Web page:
For the other direction, we first observe that if the instance admits a multiway cut of weight at most , then each of the cross gadgets must admit a multiway cut (otherwise the four terminals would not be disconnected). By Lemma 2.10(2), each of these multiway cuts has weight exactly . Therefore, by Lemma 2.10(3), each of them represents some , which will be used as the value for the 4-Regular Graph Tiling instance. Furthermore, we claim that the multiway cuts need to match along identified sides, i.e., if a multiway cut represents the pair , then a multiway cut in a cross gadget adjacent along an edge labeled or needs to represent a pair for some , and similarly a multiway cut in a cross gadget adjacent along an edge labeled or needs to represent a pair for some , for otherwise the four terminals are not separated. Indeed, if, say, a multiway cut representing the pair is connected along an edge labeled to a multiway cut representing the pair for , there is a path connecting the terminals and , as pictured in Figure 3, contradicting the fact that we have a multiway cut. Therefore, the compatibility conditions of the 4-Regular Graph Tiling instance are satisfied.
The genus of the graph is .
Proof of Claim 4.2.
We prove here that the genus of the graph is . For this, the fact that is bipartite turns out to be crucial. For Step 1 above, let us embed the cross gadgets corresponding to in the plane. Let be the bipartition of the vertices of . We embed the cross gadgets corresponding to in the plane with the natural orientation (, , , in clockwise order), and the cross gadgets corresponding to with the opposite orientation. Second, let us connect the vertices on the sides of the cross gadgets as in Step 2 above; but for now, just for clarity of exposition, instead of identifying pairs of vertices, let us connect each pair by a new edge. We can add these new edges corresponding to a single edge of by putting them on a ribbon connecting the sides of the cross gadgets (see Figure 4). We emphasize that, because of the orientation chosen to embed the gadgets corresponding to and , the ribbons are drawn “flat” in the plane (though possibly with some overlapping between them), and the vertices in one cross gadget are connected to the corresponding vertices in the other cross gadget (for example, in the case of an edge labeled , vertex in the first gadget is connected to vertex in the second gadget). Thus, since we started with a graph embedded on the plane and added at most “flat” ribbons, we obtain a graph embedded on an orientable surface with genus at most (without boundary, after attaching disks to each boundary component). We now contract every newly added edge, which can only decrease the genus. For Step 3 above, the graph is obtained by identifying four groups of at most vertices of the previous graph (the terminals of all cross gadgets, and similarly for , , and ) into four vertices; these vertex identifications increase the genus by . (To see this, we can for example add edges to connect in a linear way all the vertices to be identified, which increases the genus by , and then contract these new edges.) This proves that is embeddable on a surface of genus . ∎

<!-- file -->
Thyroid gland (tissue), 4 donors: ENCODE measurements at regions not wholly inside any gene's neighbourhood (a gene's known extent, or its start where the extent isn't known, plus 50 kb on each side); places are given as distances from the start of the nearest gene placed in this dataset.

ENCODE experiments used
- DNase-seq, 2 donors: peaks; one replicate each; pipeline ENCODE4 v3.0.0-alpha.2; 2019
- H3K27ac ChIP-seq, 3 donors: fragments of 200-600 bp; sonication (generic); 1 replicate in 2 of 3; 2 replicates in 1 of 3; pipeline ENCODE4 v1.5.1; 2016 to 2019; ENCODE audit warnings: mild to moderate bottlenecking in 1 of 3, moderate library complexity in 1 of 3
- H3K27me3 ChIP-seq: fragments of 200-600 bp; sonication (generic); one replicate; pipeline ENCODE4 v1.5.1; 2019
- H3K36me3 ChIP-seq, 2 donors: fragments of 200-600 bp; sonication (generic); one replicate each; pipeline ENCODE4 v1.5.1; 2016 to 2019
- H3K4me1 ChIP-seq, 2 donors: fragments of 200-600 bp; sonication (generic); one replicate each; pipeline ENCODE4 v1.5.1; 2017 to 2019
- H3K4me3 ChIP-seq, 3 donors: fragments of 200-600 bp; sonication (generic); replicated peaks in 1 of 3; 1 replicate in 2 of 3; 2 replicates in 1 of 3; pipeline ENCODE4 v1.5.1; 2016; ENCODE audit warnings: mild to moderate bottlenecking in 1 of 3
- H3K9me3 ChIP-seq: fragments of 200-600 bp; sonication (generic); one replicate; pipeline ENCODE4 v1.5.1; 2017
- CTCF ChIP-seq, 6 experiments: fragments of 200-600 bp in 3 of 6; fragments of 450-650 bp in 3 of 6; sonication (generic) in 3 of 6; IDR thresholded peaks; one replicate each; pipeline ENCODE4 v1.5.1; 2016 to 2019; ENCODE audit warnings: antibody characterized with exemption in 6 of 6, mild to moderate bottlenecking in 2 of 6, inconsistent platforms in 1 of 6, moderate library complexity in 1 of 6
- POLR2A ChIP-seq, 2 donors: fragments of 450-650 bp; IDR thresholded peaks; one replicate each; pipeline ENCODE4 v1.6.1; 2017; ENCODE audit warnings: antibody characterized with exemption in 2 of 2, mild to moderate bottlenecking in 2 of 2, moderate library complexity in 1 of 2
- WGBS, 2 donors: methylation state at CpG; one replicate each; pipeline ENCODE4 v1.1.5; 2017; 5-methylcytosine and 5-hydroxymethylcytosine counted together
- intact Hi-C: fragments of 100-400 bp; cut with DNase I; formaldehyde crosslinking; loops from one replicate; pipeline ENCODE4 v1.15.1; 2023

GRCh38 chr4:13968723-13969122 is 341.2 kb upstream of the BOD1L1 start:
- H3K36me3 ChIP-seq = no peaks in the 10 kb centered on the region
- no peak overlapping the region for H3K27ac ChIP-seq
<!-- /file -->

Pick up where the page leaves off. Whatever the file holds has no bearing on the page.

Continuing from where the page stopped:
To summarize: Given an instance of 4-Regular Graph Tiling where the underlying graph is bipartite and has at most vertices, for an arbitrary , we can transform it in polynomial time into an equivalent instance of Multiway Cut with four terminals and whose graph has at most vertices and edges and is embeddable on a surface of genus at most , for some universal constant , where the polynomial is inherited from Lemma 2.10.
Combined with Theorem 3.1(1), this proves the first item. For the second one, for a given choice of , we pick . If , setting where is the degree of the polynomial and combining Theorem 3.1(2) with this reduction proves the second item of the theorem. Otherwise, as in the proof of Theorem 3.1, choosing to be smaller than and using the trivial linear lower bound suffices to conclude. ∎
5 Shortest cut graph
In this section, we prove Theorem 1.1 on the hardness of the Shortest Cut Graph problem.
The idea is to reduce 4-Regular Graph Tiling instances of Theorem 3.1 to instances of Shortest Cut Graph. Let be a bipartite four-regular graph with vertices.